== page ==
Walking into Jawaharlal Nehru Stadium — venue for the opening and closing ceremonies and the athletics and weightlifting events of next October’s Commonwealth Games — you are greeted by muddy tracks all around.
Last week’s rains haven’t helped. Workers and cranes are everywhere and the white superstructure that will support the roof is barely complete.
Inside, the floor is a mess. The tracks where Usain Bolt will hopefully set Delhi afire are just uneven mud pits for now and the cemented levels wear a forlorn look — seating is probably 10 months away.
In most mega multi-sport events, stadiums are ready at least a year ahead. This gives officials a chance to test the tracks and venue capability and the time to make necessary changes while home athletes get a chance to acclimatise and take advantage of the conditions. Indian athletes will have no such luck, while officials can only hope that everything goes off okay, venue wise.
According to the German engineers roped in only five months ago and their Australian counterparts, brought in by an increasingly desperate Organising Committee a few days ago, meeting the March 2010 deadline (it was earlier December 2009) for the completion of Nehru Stadium looks unlikely.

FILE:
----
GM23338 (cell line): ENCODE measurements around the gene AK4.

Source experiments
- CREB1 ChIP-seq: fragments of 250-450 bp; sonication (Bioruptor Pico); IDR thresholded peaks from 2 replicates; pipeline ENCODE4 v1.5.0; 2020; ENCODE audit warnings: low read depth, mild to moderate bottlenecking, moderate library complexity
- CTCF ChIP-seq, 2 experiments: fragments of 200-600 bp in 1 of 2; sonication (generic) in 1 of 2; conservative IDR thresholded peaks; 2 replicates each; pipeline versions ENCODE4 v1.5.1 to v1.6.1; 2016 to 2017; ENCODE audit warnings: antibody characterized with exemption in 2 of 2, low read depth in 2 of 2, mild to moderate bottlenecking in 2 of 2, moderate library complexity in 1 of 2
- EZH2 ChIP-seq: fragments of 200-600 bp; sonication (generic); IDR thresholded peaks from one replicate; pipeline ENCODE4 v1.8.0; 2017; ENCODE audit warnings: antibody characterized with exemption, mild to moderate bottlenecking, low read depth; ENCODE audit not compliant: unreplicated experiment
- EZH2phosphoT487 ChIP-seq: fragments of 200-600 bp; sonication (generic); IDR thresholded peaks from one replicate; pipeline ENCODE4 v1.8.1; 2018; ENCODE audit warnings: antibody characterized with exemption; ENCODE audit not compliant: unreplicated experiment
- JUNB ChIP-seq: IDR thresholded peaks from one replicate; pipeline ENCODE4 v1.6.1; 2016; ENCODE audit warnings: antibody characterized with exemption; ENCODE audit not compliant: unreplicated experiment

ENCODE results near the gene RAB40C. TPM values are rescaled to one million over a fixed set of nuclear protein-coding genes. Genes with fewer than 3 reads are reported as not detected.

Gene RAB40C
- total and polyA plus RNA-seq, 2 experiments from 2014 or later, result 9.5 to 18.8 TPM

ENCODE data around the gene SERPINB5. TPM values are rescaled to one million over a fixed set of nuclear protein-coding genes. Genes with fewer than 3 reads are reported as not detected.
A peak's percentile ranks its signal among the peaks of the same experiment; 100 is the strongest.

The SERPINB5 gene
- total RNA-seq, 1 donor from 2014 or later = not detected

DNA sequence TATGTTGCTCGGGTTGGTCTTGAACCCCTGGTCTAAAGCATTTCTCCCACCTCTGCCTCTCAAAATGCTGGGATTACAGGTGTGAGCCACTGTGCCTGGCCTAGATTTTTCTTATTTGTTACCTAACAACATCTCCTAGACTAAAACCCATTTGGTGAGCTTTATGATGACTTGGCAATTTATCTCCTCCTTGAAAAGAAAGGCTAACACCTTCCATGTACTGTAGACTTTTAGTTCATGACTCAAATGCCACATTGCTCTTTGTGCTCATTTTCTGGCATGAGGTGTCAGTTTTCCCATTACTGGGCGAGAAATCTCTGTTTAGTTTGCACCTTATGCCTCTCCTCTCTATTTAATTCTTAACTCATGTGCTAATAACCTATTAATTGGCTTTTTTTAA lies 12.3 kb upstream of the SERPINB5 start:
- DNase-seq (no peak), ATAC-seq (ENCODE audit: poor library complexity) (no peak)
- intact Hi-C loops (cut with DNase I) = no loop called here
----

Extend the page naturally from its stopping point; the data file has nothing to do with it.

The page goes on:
“The deadline given to us for the completion of the stadium is March 2010, but the current situation is not looking very pleasant and I am sure the deadline will be postponed by at least a couple of months and could go into May or June,” said Mark Houghs, a German engineer on site.
Houghs and another German, Matty, have been here for five months. “There are lots of problems. The people over here are very careless and the mentality is very lazy. If one person works, the other five want to just stand around him and watch. They all just waste time,” said Houghs, clearly miffed with the work culture.
Matty was slightly more diplomatic. “It is not that work is not happening, but in the past five months, the progress we have seen has been very slow. We would love to see this speeded up.”
The team of Australian engineers who will help build the roof were more optimistic. “I hope we can complete the work by the end of March 2010. Six months is a long time,” said Marek, an Australian engineer here. We can only hope his words are prophetic.